The digital revolution is one of the great social transformations of our time. How can we make the most of it, and also minimise and manage its risks? Jon Crowcroft and John Thompson discuss the challenges as we commence a month-long focus on ‘digital society’.
Questions of beauty and its politics will be discussed at a summer school and conference next week (30 August to 3 September 2016). Participants will examine the ways in which perceptions and experiences of race, ethnicity, sexuality and colonialism converge to exert powerful influences on our lives.
What is our place in the natural world – and how do we feel about the scientific advances that are changing the way we live? In her book Making a Good Life, Dr Katharine Dow explores the ethics of assisted reproductive technology in conversations with members of a small Scottish community dedicated to protecting the environment.
An analysis of a new drug’s journey to market, published today in the BMJ, shines a light on financial practices that see some major pharmaceutical companies relying on a cycle of acquisitions, profits from high prices, and shareholder-driven manoeuvres that threatens access to medicines for current and future patients.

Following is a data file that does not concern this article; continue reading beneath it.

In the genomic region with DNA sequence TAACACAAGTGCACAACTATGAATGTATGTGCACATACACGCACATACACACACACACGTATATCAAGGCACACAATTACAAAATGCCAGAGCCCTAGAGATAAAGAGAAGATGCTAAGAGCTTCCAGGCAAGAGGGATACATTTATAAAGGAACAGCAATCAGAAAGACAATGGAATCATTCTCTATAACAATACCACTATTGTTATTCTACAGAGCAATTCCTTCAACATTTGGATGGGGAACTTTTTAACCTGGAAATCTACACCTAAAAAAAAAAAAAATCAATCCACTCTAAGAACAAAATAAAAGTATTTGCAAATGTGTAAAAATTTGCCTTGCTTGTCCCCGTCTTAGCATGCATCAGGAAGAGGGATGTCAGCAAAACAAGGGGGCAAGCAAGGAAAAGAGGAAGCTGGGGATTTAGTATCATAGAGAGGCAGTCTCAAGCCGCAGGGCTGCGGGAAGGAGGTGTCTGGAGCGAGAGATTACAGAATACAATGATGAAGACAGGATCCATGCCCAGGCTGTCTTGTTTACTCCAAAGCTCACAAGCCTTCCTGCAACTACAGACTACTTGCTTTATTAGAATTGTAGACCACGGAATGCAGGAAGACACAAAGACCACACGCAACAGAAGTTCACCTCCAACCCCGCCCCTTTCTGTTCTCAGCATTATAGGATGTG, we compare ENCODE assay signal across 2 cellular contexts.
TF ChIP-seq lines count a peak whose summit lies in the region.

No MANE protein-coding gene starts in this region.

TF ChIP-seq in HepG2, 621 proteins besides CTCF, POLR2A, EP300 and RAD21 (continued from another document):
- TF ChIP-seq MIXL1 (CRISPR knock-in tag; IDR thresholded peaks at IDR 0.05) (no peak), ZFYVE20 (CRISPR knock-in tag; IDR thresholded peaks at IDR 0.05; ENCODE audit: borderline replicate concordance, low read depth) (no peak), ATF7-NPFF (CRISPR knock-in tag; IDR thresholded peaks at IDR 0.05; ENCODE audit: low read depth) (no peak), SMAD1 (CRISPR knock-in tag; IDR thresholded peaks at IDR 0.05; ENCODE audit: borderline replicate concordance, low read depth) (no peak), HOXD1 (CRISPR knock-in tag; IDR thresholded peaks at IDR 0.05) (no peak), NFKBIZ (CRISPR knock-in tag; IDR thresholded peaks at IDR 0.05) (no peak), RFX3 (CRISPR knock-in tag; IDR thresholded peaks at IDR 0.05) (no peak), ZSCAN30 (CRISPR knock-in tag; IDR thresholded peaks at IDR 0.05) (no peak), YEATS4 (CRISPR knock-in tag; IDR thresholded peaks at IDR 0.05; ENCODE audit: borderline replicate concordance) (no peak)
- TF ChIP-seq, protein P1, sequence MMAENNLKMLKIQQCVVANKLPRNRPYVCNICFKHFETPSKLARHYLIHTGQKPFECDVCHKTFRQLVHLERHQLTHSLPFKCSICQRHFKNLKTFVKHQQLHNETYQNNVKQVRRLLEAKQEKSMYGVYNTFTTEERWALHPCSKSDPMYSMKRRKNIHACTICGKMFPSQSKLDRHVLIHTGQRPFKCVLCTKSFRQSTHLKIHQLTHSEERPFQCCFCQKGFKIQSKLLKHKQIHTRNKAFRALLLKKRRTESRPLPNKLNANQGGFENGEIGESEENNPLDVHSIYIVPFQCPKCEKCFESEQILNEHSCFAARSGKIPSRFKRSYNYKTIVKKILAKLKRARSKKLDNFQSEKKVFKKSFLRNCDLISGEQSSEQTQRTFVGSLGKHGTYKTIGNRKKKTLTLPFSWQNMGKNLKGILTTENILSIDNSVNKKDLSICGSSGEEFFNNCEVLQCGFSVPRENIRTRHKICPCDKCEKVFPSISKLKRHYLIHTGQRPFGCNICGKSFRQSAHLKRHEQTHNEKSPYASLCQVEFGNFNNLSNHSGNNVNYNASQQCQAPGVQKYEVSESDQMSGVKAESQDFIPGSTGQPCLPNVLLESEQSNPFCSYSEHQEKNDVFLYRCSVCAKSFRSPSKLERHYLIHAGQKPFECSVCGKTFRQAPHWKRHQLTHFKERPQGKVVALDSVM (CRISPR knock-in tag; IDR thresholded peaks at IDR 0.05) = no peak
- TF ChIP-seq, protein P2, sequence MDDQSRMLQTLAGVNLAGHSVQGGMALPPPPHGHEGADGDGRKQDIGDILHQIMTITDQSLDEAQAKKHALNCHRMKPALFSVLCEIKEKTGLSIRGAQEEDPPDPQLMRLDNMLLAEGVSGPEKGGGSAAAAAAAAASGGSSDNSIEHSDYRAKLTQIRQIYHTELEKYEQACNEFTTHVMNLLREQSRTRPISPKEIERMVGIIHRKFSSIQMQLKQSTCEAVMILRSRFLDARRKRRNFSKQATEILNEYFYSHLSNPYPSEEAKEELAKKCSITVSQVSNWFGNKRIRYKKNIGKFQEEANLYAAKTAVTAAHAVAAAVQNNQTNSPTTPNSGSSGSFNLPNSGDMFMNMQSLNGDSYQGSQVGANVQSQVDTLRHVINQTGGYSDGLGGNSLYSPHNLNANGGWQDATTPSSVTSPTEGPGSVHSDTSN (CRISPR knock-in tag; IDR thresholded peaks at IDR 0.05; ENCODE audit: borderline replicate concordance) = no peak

Researchers describe IMF as having an “escalating commitment to hypocrisy”, as study reveals that strict lending conditions have returned to pre-crisis levels, while ‘pro-poor’ targets frequently go unmet.
Lawrence King (Department of Sociology) and Piotr Ozieranski (University of Bath) discuss how EU member states use complex policy instruments to determine how much they are willing to pay the pharmaceutical industry for its products.
Researcher Alex Wood calls on new DWP Minister Stephen Crabb to acknowledge distinction between flexible scheduling controlled by managers to maximise profit, damaging lives of the low-paid in the process, and high-end professionals who set their own schedules – an issue he says was publicly fudged by Ian Duncan-Smith to justify zero-hour contracts.
Shana Cohen (Woolf Institute) discusses the anti-advocacy clause in government contracts that means charities will no longer be able to use public money for lobbying activities.
Shana Cohen (Department of Sociology) discusses censorship and free speech in Morocco.
India is home to one of the most vibrant, engaged and mystifying democracies on the planet. Cambridge academics, across a wide range of disciplines, are working on the ground – with citizens, charities, NGOs, fellow scholars and politicians – to try to untangle it.